• Effective therapists will not get triangled into your issues by choosing a side with whom to align themselves. They will never view one partner as the main cause of the marital problems; they will try to help you and your partner each be able to visualize your own part in the co-determined issues.  When partners are most anxious, it is human nature to try to “blame” and point fingers. Good therapy work helps each partner manage themselves in a way to increase their respective capacity to own their own part and take responsibility for their own improvement rather than trying to “fix” their partner.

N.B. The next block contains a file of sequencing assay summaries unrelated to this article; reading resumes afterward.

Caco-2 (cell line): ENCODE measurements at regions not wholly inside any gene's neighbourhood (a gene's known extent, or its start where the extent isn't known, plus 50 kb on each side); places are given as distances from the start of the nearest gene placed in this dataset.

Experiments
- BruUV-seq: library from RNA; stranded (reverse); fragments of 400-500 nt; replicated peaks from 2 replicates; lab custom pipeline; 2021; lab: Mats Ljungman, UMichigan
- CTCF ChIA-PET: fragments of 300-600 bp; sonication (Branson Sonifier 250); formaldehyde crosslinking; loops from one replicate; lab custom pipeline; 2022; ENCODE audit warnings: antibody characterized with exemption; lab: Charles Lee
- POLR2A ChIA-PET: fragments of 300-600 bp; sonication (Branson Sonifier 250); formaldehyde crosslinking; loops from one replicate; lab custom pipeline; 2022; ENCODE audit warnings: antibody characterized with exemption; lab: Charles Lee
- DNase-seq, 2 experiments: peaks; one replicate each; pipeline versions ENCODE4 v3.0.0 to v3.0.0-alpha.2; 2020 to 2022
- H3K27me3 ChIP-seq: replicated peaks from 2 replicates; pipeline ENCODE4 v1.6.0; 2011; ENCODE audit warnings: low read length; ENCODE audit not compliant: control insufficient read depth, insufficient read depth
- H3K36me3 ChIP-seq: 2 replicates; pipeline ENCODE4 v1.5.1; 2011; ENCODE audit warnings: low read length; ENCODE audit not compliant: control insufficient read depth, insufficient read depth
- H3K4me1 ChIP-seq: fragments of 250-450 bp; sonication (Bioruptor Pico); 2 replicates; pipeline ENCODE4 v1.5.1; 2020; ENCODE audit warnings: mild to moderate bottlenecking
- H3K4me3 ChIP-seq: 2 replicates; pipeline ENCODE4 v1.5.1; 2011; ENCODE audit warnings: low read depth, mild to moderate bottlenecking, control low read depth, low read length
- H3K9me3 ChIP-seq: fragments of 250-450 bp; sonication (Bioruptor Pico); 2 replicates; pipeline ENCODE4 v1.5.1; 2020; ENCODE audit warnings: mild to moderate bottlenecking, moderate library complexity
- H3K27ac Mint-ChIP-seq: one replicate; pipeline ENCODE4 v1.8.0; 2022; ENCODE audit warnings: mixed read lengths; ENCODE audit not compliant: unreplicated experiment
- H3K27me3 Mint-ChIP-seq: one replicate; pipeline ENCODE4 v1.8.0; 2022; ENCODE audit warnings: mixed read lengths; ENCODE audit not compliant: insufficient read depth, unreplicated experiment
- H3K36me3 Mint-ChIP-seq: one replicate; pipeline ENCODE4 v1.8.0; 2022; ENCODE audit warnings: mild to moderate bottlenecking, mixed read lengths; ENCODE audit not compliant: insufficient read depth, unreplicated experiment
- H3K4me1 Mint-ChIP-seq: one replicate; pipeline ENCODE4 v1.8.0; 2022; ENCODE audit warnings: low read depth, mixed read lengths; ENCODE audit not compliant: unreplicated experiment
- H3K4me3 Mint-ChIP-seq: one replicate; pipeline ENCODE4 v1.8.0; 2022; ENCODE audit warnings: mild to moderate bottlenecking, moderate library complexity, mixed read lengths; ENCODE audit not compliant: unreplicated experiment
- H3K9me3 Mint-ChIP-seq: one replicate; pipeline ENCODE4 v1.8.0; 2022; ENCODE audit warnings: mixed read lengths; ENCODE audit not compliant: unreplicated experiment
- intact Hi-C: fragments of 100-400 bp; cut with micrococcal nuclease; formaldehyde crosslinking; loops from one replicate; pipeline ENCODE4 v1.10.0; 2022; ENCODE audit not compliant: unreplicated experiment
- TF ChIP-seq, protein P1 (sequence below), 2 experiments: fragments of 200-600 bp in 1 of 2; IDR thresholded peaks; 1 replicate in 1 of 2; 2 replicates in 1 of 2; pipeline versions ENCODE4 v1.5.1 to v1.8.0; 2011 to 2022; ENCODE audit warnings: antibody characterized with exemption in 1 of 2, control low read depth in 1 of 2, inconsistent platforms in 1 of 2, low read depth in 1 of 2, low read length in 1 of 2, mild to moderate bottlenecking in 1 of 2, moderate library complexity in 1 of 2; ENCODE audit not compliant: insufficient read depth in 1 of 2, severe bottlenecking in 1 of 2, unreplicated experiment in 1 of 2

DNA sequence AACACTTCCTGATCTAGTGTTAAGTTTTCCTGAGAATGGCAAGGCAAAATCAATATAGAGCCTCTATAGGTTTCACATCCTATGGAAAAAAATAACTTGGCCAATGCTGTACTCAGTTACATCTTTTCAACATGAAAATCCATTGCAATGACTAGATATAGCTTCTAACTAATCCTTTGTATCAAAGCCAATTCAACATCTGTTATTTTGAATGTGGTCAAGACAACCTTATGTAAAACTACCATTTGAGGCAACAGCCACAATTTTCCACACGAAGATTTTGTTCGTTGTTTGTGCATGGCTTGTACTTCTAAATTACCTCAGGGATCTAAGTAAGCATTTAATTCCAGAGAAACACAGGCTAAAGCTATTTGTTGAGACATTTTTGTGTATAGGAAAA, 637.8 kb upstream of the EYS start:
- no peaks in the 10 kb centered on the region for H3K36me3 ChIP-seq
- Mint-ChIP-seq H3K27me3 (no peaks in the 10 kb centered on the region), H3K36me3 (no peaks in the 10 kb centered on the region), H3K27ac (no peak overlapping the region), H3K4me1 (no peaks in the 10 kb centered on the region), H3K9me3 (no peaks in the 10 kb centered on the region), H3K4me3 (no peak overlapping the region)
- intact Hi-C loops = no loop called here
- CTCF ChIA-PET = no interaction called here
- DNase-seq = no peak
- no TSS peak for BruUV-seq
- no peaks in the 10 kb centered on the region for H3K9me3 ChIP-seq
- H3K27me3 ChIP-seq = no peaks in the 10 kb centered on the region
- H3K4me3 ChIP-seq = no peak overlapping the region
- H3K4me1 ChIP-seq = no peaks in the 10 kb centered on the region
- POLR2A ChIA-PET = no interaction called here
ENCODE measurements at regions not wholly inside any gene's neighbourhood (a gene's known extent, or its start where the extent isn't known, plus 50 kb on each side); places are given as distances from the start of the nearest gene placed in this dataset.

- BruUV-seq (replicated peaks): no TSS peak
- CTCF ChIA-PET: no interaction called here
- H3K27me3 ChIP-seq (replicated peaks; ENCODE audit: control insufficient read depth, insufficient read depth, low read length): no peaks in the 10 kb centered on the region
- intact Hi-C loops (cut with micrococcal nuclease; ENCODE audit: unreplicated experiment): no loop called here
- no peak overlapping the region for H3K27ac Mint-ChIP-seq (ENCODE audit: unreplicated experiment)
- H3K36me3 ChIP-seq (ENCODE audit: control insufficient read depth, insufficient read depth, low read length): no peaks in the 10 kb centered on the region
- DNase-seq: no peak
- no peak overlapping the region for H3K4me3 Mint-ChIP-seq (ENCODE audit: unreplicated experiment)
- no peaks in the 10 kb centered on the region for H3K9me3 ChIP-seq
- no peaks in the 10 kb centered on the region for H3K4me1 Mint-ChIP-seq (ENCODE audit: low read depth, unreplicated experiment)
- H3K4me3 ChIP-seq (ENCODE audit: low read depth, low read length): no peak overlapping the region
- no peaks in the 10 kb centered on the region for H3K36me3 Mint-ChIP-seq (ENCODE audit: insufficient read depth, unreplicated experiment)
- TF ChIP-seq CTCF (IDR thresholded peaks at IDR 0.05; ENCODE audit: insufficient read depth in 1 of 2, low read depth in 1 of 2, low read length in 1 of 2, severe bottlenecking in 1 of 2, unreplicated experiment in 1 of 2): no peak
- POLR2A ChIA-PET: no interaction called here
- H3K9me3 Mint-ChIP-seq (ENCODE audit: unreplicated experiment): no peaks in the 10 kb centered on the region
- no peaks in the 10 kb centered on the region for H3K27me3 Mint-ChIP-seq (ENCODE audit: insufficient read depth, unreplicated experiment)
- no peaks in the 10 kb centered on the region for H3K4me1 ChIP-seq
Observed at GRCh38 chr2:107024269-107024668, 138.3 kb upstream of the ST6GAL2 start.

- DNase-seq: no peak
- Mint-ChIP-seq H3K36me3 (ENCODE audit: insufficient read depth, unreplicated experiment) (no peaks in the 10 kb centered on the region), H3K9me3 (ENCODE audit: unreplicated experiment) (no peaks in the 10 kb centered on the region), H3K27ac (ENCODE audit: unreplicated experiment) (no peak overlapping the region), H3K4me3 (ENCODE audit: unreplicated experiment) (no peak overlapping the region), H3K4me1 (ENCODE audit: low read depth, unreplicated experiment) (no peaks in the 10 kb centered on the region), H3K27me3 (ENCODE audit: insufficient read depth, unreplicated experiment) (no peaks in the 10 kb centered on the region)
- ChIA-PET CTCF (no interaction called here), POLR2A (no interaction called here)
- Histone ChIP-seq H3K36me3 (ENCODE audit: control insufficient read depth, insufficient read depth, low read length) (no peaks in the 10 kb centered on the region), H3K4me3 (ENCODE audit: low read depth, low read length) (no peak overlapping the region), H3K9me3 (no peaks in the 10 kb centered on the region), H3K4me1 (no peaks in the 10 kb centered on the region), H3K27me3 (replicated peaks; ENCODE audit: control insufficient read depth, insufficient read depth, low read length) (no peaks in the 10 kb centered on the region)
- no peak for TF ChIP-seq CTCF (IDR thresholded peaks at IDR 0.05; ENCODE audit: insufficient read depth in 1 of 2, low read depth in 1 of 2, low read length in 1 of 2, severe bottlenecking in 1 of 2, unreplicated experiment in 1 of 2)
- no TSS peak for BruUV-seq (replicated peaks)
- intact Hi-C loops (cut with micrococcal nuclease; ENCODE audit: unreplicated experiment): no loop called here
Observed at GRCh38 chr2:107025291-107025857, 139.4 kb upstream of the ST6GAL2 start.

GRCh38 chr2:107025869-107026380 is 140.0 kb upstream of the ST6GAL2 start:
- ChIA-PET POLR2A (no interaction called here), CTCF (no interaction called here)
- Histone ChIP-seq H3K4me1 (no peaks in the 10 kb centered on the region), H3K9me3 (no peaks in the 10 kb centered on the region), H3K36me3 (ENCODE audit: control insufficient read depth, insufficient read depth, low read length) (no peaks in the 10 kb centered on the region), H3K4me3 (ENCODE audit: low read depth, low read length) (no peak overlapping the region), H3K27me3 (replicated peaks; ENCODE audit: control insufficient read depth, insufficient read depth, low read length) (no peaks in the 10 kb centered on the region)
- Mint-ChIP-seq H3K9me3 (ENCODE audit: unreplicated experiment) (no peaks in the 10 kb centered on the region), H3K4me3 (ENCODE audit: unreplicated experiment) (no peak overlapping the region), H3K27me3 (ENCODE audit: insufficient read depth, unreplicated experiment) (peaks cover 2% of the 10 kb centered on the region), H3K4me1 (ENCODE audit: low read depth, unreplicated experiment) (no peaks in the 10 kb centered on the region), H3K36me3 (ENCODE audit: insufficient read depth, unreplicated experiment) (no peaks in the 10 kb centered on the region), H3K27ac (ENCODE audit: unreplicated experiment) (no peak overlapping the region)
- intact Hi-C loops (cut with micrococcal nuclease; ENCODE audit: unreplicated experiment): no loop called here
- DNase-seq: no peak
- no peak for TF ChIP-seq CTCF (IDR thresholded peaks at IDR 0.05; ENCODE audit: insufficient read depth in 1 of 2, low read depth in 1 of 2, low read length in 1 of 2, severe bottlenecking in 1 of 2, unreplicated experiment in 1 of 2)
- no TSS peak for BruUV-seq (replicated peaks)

• An ethical psychotherapist will never directly tell you to stay married or get divorced; in fact, giving such direct advice is specifically addressed as not ethical in the code of ethics of most professional associations.

To learn more about Dr. Cunningham’s systemic model of practice, visit her website at http://www.Cunninghamtherapy.comor call her at 619 9906203 for a complimentary phone consultation.